- Created by: Sophie Goodwin
- Created on: 01-04-12 20:35
Early Baroque Polychoral Sacred Music.
Cori Spezzati meaning Split Choirs and Antiphony characterise Gabrieli's music.
Seconda Pratica: the new early Barqoue music such as madrigals that Gabrieli was inspired by. It became a new trend.
Garbrieli wrote instrumental and vocal music both sacred and secular. He was best known for his sacred choral music. His insturmental music also contained antiphonal passages (another set work in the anthology).
His trip to Munich where he met Lassus was probably the start of Gabrieli's career. Lassus underpinned the Renaissance polyphony with more melodic and harmonic structure.
The tonal structure switches between F major, A major and A minor however it still has a very MODAL feel peppered with false relations and tierce de picardies.
However this piece is not structed by its tonality.
It is unified by the refrains giving it an almost rondo structure.
However it is easier for one to think of it as verse-chorus structure.
The whole piece has a great climatic feel building towards its thrilling ending.
1st Section and 1st Refrain
Opening with a COUNTER-TENOR solo in a minor mode. There are 2 distinctive sections. 1-- made up of long note. 2-- made up of faster moving note values.
The modal melodic lineis almost like a chant following the same general shape of PLAIN CHANT, mainly in long notes punctuated by the refrain.
1st REFRAIN of Alleluja is in F MAJOR moving to the home key of A MINOR. Again there are 2 sections. 1-- in triple time, joyous and upbeat. 2-- more serene using counterpoint.
The harmonies move from the DOMINANT of C major up a tone achieved by launching into a new key via the DOMINANT.
2nd Section and 2nd Refrain
Opening with a BARITONE solo very similar to that of the opening counter-tenor with 2 distinct sections.
There is STEP-WISE MODULATION typical of Gabrieli on the phrase (omni- loco) moving: Am---C---F---Am.
By 18th century standards that is a crude modulation playing on the relationships of a minor 3rd.
There are lots of suspensions.
2nd Refrain is identical to the first but with a Baritone solo.
Up to now we have only heard the vocalists and the organ CONTINUO with FIGURED BASS. Now the instruments appear.
There is a MULTI-PART structure with very versatile material played by: cornetts, trombones and a viol/ violin (which would have been pitched like today viola).
The texture remains simple however complex it may sound in the dotted rhythm section. It has the feel of a MADRIGAL.
From this point the instruments play an integral part within the music playing antiphonally as the singers have. However harmonically little has happened for them.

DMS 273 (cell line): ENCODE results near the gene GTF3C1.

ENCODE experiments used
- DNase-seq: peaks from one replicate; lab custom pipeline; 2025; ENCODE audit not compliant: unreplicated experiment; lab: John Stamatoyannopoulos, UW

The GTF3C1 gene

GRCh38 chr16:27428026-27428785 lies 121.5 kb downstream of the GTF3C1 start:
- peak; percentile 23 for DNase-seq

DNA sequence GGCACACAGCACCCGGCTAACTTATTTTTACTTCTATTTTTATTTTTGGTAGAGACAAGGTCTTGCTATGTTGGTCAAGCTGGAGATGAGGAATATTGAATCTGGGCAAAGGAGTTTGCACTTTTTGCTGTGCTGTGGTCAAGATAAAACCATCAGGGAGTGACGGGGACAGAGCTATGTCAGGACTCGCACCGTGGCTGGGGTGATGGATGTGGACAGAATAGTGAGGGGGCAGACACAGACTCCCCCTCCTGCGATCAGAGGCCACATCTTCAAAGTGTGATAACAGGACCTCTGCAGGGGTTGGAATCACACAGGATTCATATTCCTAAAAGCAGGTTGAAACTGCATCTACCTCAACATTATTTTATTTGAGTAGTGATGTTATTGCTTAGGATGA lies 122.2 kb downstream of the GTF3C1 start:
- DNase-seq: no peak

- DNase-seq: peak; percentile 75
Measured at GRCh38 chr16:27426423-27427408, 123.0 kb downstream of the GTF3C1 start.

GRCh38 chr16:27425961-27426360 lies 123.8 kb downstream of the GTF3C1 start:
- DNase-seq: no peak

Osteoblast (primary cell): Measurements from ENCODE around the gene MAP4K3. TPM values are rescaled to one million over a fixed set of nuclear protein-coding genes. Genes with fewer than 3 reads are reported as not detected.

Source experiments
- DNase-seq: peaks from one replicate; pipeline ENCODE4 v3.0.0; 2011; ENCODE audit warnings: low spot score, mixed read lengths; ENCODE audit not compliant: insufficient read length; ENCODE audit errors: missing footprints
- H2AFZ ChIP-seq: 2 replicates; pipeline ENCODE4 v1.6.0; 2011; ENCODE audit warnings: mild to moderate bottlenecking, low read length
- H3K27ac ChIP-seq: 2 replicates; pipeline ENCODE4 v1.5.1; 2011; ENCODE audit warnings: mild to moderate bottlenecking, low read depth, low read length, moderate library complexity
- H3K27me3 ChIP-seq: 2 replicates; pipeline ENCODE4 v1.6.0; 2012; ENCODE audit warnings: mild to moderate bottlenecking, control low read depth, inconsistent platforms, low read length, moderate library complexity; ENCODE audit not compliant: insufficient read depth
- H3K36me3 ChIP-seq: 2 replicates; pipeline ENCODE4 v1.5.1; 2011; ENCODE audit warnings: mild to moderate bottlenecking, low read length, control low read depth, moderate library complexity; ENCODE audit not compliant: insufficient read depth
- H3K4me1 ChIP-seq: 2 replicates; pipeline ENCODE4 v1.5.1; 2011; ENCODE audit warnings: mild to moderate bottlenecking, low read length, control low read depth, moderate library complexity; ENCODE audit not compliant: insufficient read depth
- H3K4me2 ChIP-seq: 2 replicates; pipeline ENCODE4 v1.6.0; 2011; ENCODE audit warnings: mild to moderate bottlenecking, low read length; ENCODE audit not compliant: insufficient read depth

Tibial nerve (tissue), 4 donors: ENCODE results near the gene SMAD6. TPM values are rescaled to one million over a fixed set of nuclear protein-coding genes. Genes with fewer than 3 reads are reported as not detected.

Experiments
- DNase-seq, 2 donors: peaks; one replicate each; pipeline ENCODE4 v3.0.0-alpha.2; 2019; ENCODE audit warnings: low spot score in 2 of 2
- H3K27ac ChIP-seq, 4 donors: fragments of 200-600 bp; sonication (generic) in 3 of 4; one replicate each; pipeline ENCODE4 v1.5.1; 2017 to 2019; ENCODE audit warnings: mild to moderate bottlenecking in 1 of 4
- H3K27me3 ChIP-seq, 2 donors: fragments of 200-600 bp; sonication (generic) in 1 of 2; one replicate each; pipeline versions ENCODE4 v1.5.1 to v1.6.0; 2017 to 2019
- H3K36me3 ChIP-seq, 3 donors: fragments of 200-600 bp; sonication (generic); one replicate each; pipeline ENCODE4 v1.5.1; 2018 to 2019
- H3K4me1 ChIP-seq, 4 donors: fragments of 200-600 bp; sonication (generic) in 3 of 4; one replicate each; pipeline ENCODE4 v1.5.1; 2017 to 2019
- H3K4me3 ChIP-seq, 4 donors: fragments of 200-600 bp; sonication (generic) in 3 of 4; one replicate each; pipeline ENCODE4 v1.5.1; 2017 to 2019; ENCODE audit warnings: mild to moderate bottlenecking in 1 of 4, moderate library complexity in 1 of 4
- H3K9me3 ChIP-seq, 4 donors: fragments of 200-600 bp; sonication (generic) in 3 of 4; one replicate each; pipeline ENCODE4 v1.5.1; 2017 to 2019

4th Section and 3rd Refrain
There is now an ALTO and TENOR DUET with much greater melodic interest. There are some shock harmonies such as a B MAJOR chord.
It is much more complex and the passages are much longer with HARMONIC MEANDERING and strong JUXTAPOSITION of unrelated keys which may sound harsh to us today but it was very typical of the time.
There are strong perfect cadences which unify the section and provide tonal reference points.
The tenor part is almost a MIRROR IMAGE of the alto part retaining their melodic interest. It made sound canonic but it is just ANTIPHONAL IMITATION.
The HARMONIC RHTHYM slows in anticipation of the final cadence and the return of the refrain.
More unrelared keys D---G---F#---B
Instrumental parts become more complex winding themselves around the vocal parts in 3rds at the very end of this section.
The refrain returns with ALTO and TENOR dueting therefore expanding slightly with the extra vocalist.
5th Section and 4th Refrain
Opening with a COUNTER-TENOR and BARITONE DUET with a decorated INTERPOLATION of the word "Deus" in the counter- tenor part reflecting the melodic rhythm of the following section acting as a kind of link.
The HARMONIC RHYTHM is slow moving keeping within a more restricted framework.
MELODIES are fragmented and there is a lot of ANTIPHONY.
There is a sudden change to TRIPLE TIME with the words "vivfanos" meaning give us life- a direct reflection of the meaning of the text.
Apart from the continuo instruments do not play here.
Refrain Returns with counter-tenor and baritone duet and chorus.
Final Section and Final Refrain
The most climatic section before the final refrain. The movement in mainly HOMOPHONIC with uncomplicated HARMONIES.
There are many extented CANONIC MELISMAS particuarly on the word "eternum" in the solo parts.
This is the first time that there is very complex COUNTERPOINT.
FINAL REFRAIN: instruments DOUBLING the vocalists in OCTAVES.
A strong and resounding finish to a piece of music that was very important in the RENAISSANCE and the BAROQUE sacred choral music.